With the recent enactment of M.G.L. c. 149, § 150 on April 14, 2008, the Massachusetts Legislature has enacted a new law that will impose automatic triple damages in civil actions against violators of certain existing Massachusetts wage laws. Examples of the affected laws include, but are not limited to: failure to properly pay overtime wages, payment of less than minimum wage, failure to pay wages on a weekly or bi-weekly basis, deducting for but failing to pay for group insurance policies and failure to properly classify workers as “employees” or “independent contractors.” The law went into effect on July 12, 2008 and mandates that triple damages be levied against violators, even in situations where the violator was acting in good faith or the violation was an inadvertent mistake.
We would like to focus our discussion on the last example named above, more commonly referred to as the “Massachusetts Independent Contractor Law”, M.G.L. c. 149 § 148B. The Independent Contractor Law was dramatically amended in 2004 and requires business owners to classify their workers as “employees” or “independent contractors” for purposes of providing health care coverage, unemployment insurance and workers’ compensation benefits. With the recent changes to M.G.L. c. 149, a business owner who violates the Independent Contractor Law may be subjected to triple damages for the worker’s lost wages and benefits in addition to litigation costs and reasonable attorney’s fees. Additionally, the Massachusetts Attorney General’s Office, in issuing its recent Advisory 2008/1, has made it clear that it will enforce the Independent Contractor Law not only against obvious violators, but also, against entities that “allow, request or contract” with entities whose sole existence is based upon the avoidance of the Independent Contractor Law.
The presumption exists that all workers are employees and the burden of proof rests upon the business owner to prove that a worker is not an employee but, instead, an independent contractor. Massachusetts courts now rely upon a three-part test to determine the proper classification of a worker. This is a significant and material change in Massachusetts from past practice, where employers could reasonably rely upon the long followed indicia of employment as articulated by the Internal Revenue Service. Massachusetts now requires that all three parts of the test be met in order for a worker to be classified as other than an employee. We believe it is now critical for all business owners to familiarize themselves with this test in order to determine if they are properly classifying their workers and adhering to the framework of the Independent Contractor Law.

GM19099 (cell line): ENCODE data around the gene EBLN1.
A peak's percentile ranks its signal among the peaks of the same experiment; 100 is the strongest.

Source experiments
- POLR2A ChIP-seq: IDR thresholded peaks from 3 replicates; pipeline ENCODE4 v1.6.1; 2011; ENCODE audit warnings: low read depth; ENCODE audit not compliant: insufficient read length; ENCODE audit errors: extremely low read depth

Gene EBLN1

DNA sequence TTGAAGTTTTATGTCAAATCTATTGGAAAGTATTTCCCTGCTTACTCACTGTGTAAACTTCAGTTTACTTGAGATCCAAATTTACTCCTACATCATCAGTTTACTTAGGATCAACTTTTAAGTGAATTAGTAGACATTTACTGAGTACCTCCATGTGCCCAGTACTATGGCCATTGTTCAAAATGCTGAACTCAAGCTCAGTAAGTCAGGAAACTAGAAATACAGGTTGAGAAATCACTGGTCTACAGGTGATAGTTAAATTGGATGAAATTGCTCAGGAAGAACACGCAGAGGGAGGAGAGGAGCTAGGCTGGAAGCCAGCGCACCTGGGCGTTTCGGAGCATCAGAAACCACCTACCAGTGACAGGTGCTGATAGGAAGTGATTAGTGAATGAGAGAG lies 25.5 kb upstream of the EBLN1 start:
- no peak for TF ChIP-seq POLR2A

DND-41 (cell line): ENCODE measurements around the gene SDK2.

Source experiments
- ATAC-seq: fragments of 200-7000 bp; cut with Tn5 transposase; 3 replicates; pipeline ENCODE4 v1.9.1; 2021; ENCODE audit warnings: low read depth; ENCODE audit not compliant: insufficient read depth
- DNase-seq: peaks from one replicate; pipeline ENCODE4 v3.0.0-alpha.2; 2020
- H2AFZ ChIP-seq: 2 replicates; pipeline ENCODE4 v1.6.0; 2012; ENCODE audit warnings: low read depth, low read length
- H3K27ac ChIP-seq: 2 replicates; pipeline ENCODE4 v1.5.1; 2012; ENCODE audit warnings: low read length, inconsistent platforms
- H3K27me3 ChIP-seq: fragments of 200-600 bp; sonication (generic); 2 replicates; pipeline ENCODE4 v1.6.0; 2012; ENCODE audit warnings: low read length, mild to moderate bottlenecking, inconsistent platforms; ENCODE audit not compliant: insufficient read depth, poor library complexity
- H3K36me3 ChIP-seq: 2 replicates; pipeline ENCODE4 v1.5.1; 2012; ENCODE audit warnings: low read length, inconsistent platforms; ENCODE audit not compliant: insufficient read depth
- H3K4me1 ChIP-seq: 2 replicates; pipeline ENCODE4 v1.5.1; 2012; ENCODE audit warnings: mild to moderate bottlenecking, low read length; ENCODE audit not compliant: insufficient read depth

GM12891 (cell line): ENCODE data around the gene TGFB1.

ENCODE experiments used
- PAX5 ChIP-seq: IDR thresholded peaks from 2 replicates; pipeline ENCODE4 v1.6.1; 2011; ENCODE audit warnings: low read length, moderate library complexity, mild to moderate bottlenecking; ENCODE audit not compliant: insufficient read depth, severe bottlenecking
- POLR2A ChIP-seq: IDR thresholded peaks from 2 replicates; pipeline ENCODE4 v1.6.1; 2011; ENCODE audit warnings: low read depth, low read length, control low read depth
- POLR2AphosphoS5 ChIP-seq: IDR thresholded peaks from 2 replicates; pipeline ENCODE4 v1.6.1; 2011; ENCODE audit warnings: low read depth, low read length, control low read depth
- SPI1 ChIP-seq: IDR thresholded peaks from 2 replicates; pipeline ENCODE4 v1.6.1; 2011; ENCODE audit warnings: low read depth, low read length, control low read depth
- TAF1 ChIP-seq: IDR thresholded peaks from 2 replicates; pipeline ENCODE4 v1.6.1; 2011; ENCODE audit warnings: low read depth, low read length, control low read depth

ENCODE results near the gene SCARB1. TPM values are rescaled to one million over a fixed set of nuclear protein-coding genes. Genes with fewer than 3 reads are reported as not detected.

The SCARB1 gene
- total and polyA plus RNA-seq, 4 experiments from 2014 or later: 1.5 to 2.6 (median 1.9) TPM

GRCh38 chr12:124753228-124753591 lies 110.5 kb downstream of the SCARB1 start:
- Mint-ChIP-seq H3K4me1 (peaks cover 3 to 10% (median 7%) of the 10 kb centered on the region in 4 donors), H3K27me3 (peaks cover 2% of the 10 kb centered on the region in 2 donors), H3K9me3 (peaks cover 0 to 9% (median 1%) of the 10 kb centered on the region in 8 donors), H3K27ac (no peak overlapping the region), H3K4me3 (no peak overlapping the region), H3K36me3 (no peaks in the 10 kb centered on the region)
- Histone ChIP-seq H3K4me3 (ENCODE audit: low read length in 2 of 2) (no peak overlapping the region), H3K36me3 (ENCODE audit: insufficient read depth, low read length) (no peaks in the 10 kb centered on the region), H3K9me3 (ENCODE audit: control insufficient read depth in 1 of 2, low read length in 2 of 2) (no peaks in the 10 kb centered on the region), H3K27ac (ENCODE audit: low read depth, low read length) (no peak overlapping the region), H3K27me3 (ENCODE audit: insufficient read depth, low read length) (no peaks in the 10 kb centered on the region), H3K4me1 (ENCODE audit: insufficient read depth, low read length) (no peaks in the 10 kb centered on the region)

The first part of the test takes into consideration the business owner’s “degree of control and direction” over the worker. The courts have interpreted the first part of the test to mean that a worker’s activities and duties should be carried out with minimal instruction, the worker should be relying upon his or her own knowledge and approach to complete the work and, the worker is in a position to dictate his or her own working hours.
The second part of the test considers the type and nature of the service provided by the worker. In essence, in order for the worker to be considered an independent contractor, and not an employee, the worker must be providing a service that is “outside the usual course of business of the employer.” For example, a landscaping company who classifies a worker who cuts grass as an independent contractor would be in violation of the second part of the Independent Contractor Law. However, if the same landscaping company hired a graphic designer to design a logo, it would not be in violation of the Independent Contractor Law as the designing of a logo is incidental and not necessary to the landscaping business.
The third part of the test considers whether the worker in question is capable of providing the service for anyone wishing to avail themselves of the service. In plain language, one must ask: is the worker’s ability to provide the service dependent upon the employer’s business or is the worker able to provide his or her service independently from the confines of the business?
For a business owner to potentially incur triple damages for a violation of the Independent Contractor Law, two things must occur. First, the worker must be misclassified as an independent contractor as described above according to the three-part test. Secondly, with regard to the employee in question, the business owner must violate a labor law specifically referenced in the Independent Contractor Law.
In sum, if a business owner is found to have both misclassified an employee and violated a specifically referenced wage as referenced in the Independent Contractor Law or allowed, requested or contracted with entities whose sole existence is based upon the avoidance of the Independent Contractor Law, then the business owner may be liable for payment of triple damages for workers’ lost wages and benefits in addition to litigation costs and reasonable attorney’s fees.